It is in this context that Los Angeles Unified, Durham Public Schools, and San Francisco Unified School Districts made announcements condemning the raids. In LAUSD’s case, officials promised they would not allow ICE agents on their campuses to investigate students, even while ICE maintains that it will not attempt to. The concerned school districts were joined in their opposition to the raids by officials from communities throughout the country, including the mayors of New Haven and Philadelphia, and city council members in Chicago.
Early adopters of protective policies for undocumented students include the San Francisco Unified School District. In a 2007 resolution states, “If parents and or students have questions about their immigration status, school personnel will not refer them to the Immigration and Customs Enforcement Office (‘ICE’),” and “District personnel will not make unreasonable inquiries from a student or his/her parents for the purpose of exposing the immigration status of the child or his/her family.” However, SFUSD public-relations manager Heidi Anderson said, “Overall, it has been our experience that San Francisco ICE officials stay away from our schools.”
The gap in preparedness between schools, then, has more to do with the possibility of district officials unintentionally breaking the law by sharing information, than with the unlikelihood of widespread conspiracy to deport students. Los Angeles Unified School District’s chief attorney Dave Holmquist addressed the issue directly in comments to the LA School Report. On creating a procedure for answering ICE information requests, he told the Report, “I’m concerned that principals in our schools will have to make judgment calls without input from [Counsel’s] office, and that is not the best thing to do … we want principals to comply with the law.” Shannon Haber, communications director for LAUSD said that at this point, Holmquist’s concerns are purely theoretical.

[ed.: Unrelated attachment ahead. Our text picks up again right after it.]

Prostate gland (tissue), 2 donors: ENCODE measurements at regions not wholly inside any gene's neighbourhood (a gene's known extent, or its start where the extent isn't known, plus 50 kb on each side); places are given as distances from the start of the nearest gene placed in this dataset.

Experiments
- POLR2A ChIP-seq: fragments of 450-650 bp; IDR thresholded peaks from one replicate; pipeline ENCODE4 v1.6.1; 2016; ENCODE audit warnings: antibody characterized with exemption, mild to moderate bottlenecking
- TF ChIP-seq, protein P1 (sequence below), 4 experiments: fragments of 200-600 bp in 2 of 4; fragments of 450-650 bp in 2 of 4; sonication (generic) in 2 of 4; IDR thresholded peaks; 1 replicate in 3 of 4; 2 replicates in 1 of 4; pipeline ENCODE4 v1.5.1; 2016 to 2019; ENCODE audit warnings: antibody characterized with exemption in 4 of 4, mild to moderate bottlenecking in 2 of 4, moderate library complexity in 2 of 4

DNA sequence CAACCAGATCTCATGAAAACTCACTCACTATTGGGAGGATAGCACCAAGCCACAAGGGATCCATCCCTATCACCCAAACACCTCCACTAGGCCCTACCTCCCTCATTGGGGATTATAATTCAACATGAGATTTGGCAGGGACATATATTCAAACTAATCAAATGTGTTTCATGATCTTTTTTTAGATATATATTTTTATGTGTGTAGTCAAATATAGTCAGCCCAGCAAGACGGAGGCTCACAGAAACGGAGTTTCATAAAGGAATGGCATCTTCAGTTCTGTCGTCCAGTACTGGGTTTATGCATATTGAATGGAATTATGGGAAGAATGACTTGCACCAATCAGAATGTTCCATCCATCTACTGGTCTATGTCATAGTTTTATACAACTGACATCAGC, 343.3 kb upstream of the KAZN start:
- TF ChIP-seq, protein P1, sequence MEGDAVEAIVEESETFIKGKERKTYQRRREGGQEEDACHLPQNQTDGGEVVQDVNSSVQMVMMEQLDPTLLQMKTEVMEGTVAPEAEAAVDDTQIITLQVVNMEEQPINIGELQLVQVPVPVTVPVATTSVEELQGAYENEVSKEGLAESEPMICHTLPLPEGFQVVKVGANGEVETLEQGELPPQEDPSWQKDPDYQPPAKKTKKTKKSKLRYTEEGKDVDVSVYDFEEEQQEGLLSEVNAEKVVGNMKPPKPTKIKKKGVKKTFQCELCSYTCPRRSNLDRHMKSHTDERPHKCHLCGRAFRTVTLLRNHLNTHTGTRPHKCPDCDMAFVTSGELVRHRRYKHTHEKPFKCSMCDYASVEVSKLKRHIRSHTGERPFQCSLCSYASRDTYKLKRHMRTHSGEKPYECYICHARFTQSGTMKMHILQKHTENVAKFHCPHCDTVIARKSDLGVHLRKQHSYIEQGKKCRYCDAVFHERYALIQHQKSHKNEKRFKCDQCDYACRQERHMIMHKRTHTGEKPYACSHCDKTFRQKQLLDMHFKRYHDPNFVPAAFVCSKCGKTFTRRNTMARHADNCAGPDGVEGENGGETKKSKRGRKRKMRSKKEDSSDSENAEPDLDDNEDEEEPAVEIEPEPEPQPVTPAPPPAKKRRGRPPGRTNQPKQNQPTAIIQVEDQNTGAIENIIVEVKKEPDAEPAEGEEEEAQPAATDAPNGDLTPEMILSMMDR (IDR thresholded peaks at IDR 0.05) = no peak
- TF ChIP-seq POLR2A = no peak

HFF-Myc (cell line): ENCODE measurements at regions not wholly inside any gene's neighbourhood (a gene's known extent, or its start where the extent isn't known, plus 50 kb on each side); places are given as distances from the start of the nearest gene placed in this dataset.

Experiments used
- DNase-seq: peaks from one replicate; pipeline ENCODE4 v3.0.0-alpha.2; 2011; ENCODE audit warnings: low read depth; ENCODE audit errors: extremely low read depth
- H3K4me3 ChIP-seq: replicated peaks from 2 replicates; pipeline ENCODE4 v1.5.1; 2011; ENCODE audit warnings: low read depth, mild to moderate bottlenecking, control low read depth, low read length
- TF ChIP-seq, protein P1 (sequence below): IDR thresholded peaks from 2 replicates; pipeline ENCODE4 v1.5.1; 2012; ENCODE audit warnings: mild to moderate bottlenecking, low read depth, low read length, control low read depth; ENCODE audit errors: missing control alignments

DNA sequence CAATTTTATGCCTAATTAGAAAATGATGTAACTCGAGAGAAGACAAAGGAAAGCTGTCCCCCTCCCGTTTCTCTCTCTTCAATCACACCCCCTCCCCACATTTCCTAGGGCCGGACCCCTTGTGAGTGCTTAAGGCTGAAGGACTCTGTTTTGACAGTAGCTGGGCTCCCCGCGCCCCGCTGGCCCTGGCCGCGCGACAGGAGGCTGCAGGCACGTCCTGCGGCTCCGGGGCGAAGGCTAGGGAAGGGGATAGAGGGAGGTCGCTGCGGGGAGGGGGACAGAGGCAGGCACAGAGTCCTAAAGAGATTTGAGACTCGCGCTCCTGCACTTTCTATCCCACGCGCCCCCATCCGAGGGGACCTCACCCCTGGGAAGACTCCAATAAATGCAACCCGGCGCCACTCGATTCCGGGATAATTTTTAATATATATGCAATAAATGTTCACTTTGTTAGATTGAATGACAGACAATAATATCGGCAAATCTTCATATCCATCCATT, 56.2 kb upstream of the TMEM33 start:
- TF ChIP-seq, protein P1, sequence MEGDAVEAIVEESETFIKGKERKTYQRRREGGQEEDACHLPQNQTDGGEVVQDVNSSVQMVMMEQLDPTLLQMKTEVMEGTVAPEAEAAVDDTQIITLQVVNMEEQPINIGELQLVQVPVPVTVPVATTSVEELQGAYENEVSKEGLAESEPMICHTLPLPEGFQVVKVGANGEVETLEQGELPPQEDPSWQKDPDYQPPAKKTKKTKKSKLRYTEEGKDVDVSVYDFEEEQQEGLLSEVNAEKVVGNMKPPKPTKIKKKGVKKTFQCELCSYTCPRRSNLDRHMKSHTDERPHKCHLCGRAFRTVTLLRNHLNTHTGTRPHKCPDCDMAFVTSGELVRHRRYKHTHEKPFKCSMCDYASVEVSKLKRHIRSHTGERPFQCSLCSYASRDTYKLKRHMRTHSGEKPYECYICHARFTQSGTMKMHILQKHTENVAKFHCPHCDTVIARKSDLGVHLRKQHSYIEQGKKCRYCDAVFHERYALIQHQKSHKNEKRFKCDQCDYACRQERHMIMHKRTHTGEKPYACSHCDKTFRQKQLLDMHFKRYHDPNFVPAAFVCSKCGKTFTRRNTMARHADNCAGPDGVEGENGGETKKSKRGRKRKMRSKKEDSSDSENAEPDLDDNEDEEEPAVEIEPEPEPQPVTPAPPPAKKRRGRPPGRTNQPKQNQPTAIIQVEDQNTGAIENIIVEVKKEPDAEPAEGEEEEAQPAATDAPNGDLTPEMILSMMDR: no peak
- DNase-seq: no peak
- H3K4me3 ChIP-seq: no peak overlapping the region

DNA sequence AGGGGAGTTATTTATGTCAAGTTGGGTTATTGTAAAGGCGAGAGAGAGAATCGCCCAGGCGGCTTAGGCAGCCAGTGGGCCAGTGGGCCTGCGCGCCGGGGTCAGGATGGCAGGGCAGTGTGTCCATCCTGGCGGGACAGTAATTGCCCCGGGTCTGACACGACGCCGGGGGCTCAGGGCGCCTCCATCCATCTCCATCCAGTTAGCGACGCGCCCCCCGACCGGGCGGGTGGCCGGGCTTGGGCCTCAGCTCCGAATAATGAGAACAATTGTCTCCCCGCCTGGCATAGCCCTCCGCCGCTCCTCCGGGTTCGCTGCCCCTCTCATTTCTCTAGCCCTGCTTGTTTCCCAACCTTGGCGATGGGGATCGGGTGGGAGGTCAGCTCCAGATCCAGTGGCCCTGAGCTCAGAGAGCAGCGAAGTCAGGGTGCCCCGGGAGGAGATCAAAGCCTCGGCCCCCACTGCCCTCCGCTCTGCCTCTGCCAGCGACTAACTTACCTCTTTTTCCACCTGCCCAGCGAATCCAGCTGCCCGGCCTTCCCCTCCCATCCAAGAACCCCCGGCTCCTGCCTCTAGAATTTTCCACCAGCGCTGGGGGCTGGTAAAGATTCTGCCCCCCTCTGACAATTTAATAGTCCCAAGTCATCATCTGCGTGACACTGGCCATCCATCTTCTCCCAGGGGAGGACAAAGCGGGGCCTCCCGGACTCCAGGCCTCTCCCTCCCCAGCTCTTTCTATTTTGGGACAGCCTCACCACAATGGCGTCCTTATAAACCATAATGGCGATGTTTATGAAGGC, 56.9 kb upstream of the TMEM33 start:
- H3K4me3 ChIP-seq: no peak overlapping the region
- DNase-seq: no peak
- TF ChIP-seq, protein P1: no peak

The existence of federal law and even a city’s sanctuary policy may not translate to individual awareness and compliance. In 2009, SFUSD passed another resolution, containing a key admission that the Board “recently learned that employees and agents of the City and County of San Francisco have been reporting undocumented students of the District to Immigrations and Customs Enforcement Officials without providing youth with due process.” This was apparently related to the city’s 2008 ordinance requiring police to report all undocumented youths to ICE when arrested, even if they did not receive a conviction. This mirrored secure communities practices, and is one of many episodes in the city’s ongoing conflict over sanctuary city policies.
SFUSD now says it actively educates officials and teachers on their responsibilities regarding undocumented students. This practice appears unusual after a survey of school district websites in affected areas. While a search for the term “Immigration and Customs Enforcement” on SFUSD’s site brought up relevant Board resolutions, the same search agent produced only employment-related forms for Atlanta Public Schools, and zero relevant results for Dallas Public School District, Chicago Public Schools and DC Public Schools. A search of Durham Public Schools’ site revealed a statement opposing the raids, but no relevant policies. A lack of online availability does not rule out the existence of these policies. (At the time of this writing, some districts in Georgia and North Carolina had not responded to interview requests.)